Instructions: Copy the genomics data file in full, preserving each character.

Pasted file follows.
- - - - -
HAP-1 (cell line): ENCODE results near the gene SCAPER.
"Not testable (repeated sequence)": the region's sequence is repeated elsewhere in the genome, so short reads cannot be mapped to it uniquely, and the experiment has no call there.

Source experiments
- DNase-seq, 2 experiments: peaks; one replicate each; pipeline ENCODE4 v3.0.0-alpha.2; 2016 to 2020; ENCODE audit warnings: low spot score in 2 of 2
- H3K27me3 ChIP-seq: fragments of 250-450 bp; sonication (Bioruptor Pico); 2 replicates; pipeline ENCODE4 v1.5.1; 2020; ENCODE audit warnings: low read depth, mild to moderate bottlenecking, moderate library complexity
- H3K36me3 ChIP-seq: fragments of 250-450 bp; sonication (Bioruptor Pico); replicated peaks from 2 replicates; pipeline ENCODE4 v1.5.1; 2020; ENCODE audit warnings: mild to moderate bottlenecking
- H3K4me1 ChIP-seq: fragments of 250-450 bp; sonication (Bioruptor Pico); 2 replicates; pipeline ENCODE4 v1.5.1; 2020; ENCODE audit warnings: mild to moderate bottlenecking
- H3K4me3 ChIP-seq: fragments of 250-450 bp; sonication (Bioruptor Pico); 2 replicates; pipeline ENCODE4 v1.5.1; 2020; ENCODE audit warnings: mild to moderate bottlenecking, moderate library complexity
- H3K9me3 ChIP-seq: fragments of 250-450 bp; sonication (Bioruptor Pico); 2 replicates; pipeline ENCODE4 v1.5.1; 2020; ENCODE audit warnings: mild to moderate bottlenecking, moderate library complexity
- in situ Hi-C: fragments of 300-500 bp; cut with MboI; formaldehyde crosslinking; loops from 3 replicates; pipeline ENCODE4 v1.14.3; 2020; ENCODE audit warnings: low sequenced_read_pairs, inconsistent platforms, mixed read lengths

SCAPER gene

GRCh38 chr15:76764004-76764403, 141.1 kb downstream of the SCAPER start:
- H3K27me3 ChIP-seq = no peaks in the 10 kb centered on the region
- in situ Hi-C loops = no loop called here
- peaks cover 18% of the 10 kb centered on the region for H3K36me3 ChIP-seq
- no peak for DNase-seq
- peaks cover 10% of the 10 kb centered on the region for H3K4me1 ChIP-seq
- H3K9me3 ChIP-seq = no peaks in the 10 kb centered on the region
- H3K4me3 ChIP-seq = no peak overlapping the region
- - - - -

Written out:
HAP-1 (cell line): ENCODE results near the gene SCAPER.
"Not testable (repeated sequence)": the region's sequence is repeated elsewhere in the genome, so short reads cannot be mapped to it uniquely, and the experiment has no call there.

Source experiments
- DNase-seq, 2 experiments: peaks; one replicate each; pipeline ENCODE4 v3.0.0-alpha.2; 2016 to 2020; ENCODE audit warnings: low spot score in 2 of 2
- H3K27me3 ChIP-seq: fragments of 250-450 bp; sonication (Bioruptor Pico); 2 replicates; pipeline ENCODE4 v1.5.1; 2020; ENCODE audit warnings: low read depth, mild to moderate bottlenecking, moderate library complexity
- H3K36me3 ChIP-seq: fragments of 250-450 bp; sonication (Bioruptor Pico); replicated peaks from 2 replicates; pipeline ENCODE4 v1.5.1; 2020; ENCODE audit warnings: mild to moderate bottlenecking
- H3K4me1 ChIP-seq: fragments of 250-450 bp; sonication (Bioruptor Pico); 2 replicates; pipeline ENCODE4 v1.5.1; 2020; ENCODE audit warnings: mild to moderate bottlenecking
- H3K4me3 ChIP-seq: fragments of 250-450 bp; sonication (Bioruptor Pico); 2 replicates; pipeline ENCODE4 v1.5.1; 2020; ENCODE audit warnings: mild to moderate bottlenecking, moderate library complexity
- H3K9me3 ChIP-seq: fragments of 250-450 bp; sonication (Bioruptor Pico); 2 replicates; pipeline ENCODE4 v1.5.1; 2020; ENCODE audit warnings: mild to moderate bottlenecking, moderate library complexity
- in situ Hi-C: fragments of 300-500 bp; cut with MboI; formaldehyde crosslinking; loops from 3 replicates; pipeline ENCODE4 v1.14.3; 2020; ENCODE audit warnings: low sequenced_read_pairs, inconsistent platforms, mixed read lengths

SCAPER gene

GRCh38 chr15:76764004-76764403, 141.1 kb downstream of the SCAPER start:
- H3K27me3 ChIP-seq = no peaks in the 10 kb centered on the region
- in situ Hi-C loops = no loop called here
- peaks cover 18% of the 10 kb centered on the region for H3K36me3 ChIP-seq
- no peak for DNase-seq
- peaks cover 10% of the 10 kb centered on the region for H3K4me1 ChIP-seq
- H3K9me3 ChIP-seq = no peaks in the 10 kb centered on the region
- H3K4me3 ChIP-seq = no peak overlapping the region